"It is well settled that notwithstanding the rule that the General Assembly cannot delegate its general legislative power to others, it may authorize others to do things which it might properly do but cannot do as understandingly or as advantageously itself, if the authority thus granted is delimited by intelligible standards." Hoogasian v. Regional Transportation Authority, 58 Ill. 2d 117, 130, 317 N.E.2d 534, 541 (1974). When final approval of an administrative act remains with the legislature, there is no delegation problem. Waterfront Estates Development, Inc. v. City of Palos Hills, 232 Ill. App. 3d 367, 372, 597 N.E.2d 641, 646 (1992). "Accordingly, when an administrative body acts in a merely advisory capacity, constitutional standards need not be met." Waterfront Estates Development, Inc., 232 Ill. App. 3d at 372, 597 N.E.2d at 646.
Our supreme court rejected this constitutional attack when addressing a similar statute in Quinn v. Donnewald, 107 Ill. 2d 179, 483 N.E.2d 216 (1985). In Quinn, the plaintiffs challenged the Compensation Review Act (Ill. Rev. Stat. 1984, ch. 63, par. 901 et seq., now codified as 25 ILCS 120/1 et seq. (West 2000)), which created the Compensation Review Board to recommend to the General Assembly the salaries of judges, General Assembly members and other state officers. Quinn, 107 Ill. 2d at 183, 483 N.E.2d at 218. If each house of the General Assembly failed to disapprove the Compensation Review Board's report of recommendations within a specified time period, the salary recommendations became effective. Quinn, 107 Ill. 2d at 184, 483 N.E.2d at 218-19. The plaintiffs argued that the Act impermissibly delegated to the Compensation Review Board the power to determine the salaries of these state officials. The court dismissed plaintiffs' argument, finding that the legislature's general legislative powers were not delegated to the Compensation Review Board because the Board simply conducted studies, held public hearings, and recommended compensation levels to the General Assembly. Quinn, 107 Ill. 2d at 188, 483 N.E.2d at 220. Further, the Act provided several restrictions on the Compensation Review Board's authority to make recommendations. The court also noted that the General Assembly could reject any report of the Compensation Review Board. Quinn, 107 Ill. 2d at 189, 483 N.E.2d at 221.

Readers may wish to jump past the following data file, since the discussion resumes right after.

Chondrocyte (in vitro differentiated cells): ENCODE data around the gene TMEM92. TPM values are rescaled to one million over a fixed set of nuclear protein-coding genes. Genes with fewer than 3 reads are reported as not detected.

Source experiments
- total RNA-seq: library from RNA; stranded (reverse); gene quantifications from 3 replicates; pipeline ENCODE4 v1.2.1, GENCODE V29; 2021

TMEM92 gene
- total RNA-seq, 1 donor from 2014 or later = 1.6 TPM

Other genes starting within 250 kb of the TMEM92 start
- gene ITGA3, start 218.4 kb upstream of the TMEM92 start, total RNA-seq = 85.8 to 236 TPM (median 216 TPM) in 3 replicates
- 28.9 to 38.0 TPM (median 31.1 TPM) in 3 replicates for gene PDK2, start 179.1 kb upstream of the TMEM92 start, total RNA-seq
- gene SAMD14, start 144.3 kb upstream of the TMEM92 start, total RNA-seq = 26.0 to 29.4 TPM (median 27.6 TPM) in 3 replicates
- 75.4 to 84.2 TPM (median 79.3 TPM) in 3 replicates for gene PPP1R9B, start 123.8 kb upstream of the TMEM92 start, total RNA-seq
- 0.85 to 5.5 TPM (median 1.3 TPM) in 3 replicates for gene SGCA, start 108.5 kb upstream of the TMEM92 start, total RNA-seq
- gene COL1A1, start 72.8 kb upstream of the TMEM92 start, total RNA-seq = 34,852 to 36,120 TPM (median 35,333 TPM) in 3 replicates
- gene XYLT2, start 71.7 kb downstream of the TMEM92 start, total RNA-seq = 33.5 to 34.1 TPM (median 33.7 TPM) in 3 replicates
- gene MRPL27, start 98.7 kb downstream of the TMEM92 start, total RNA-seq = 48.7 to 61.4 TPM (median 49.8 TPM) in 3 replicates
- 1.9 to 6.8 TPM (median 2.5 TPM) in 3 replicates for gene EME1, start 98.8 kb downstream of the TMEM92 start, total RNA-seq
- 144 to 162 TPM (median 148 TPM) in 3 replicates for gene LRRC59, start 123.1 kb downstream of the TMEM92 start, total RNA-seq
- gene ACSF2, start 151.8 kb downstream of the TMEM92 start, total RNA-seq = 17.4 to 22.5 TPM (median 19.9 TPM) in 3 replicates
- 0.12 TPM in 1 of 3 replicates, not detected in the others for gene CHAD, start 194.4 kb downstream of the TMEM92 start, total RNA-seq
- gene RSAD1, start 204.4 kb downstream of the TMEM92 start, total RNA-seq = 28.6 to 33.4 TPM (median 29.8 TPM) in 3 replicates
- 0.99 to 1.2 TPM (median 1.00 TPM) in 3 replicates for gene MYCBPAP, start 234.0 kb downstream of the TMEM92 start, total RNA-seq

Plaintiffs attempt to distinguish Quinn, arguing that the central holding of the case is that the Compensation Review Board's recommendations are not self-executing and only go into effect once the General Assembly passes an appropriations bill to fund the pay increases. Waivers under section 2-3.25g, however, take effect automatically without any action by the General Assembly. We find plaintiffs' attempts unpersuasive as Quinn's discussion of salary changes and appropriation bills is not critical to the court's resolution of the constitutionality of the Compensation Review Act. After holding that the Act does not delegate any general legislative powers to the Compensation Review Board, the court addressed the defendants' contentions concerning appropriation bills, stating that this issue was "not relevant, of course, to the question of the Act's validity." Quinn, 107 Ill. 2d at 189, 483 N.E.2d at 221. The court's discussion of the appropriation bills does not affect Quinn's holding that the Compensation Review Act is constitutional. Thus, this portion of the court's opinion is merely dicta and does not distinguish Quinn from the present case.